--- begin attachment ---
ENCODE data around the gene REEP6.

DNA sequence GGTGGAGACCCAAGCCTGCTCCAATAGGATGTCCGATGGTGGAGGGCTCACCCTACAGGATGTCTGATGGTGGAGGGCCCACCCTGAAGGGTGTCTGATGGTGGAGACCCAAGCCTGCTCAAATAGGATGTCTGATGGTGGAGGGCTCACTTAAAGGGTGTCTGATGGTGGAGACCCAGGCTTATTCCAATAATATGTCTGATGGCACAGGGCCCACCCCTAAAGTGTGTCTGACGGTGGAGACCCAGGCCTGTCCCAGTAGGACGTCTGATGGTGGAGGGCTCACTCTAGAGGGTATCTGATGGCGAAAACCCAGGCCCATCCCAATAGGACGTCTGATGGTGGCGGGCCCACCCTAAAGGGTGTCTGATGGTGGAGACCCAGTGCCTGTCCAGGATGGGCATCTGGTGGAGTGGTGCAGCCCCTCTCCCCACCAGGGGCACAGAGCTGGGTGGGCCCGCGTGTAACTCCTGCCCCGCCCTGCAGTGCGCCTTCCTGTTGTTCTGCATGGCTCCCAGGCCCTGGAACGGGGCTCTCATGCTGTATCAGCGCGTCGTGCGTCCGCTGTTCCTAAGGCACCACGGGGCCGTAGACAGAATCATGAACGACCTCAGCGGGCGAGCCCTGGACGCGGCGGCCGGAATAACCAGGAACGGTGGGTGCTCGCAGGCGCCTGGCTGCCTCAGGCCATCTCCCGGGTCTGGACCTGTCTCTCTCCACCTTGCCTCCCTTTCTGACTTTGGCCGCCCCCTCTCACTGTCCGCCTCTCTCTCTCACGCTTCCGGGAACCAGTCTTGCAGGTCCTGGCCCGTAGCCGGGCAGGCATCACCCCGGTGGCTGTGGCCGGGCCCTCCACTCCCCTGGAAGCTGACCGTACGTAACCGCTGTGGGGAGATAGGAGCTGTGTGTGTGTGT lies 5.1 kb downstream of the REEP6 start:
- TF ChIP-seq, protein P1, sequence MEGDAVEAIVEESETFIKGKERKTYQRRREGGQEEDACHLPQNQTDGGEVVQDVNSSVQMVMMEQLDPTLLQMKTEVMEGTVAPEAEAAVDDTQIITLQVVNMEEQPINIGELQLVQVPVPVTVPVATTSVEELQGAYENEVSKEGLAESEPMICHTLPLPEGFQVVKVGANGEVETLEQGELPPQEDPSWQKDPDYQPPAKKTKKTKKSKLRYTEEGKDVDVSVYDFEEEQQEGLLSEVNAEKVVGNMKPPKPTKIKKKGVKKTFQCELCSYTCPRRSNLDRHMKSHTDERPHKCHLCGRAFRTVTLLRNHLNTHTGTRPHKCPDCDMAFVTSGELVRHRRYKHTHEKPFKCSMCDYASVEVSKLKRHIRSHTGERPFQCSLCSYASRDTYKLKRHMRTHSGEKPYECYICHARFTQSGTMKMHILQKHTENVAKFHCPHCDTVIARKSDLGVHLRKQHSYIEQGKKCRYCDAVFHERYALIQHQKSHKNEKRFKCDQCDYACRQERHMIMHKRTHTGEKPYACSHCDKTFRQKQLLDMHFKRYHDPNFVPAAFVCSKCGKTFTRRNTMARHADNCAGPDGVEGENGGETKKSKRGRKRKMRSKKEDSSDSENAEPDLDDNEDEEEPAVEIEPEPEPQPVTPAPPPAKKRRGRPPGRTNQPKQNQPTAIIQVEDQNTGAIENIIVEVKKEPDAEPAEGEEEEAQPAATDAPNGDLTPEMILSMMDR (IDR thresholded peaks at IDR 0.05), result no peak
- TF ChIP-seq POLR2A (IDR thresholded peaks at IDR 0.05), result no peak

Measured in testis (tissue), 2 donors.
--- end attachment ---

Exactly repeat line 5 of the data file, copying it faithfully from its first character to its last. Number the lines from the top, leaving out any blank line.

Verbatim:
Measured in testis (tissue), 2 donors.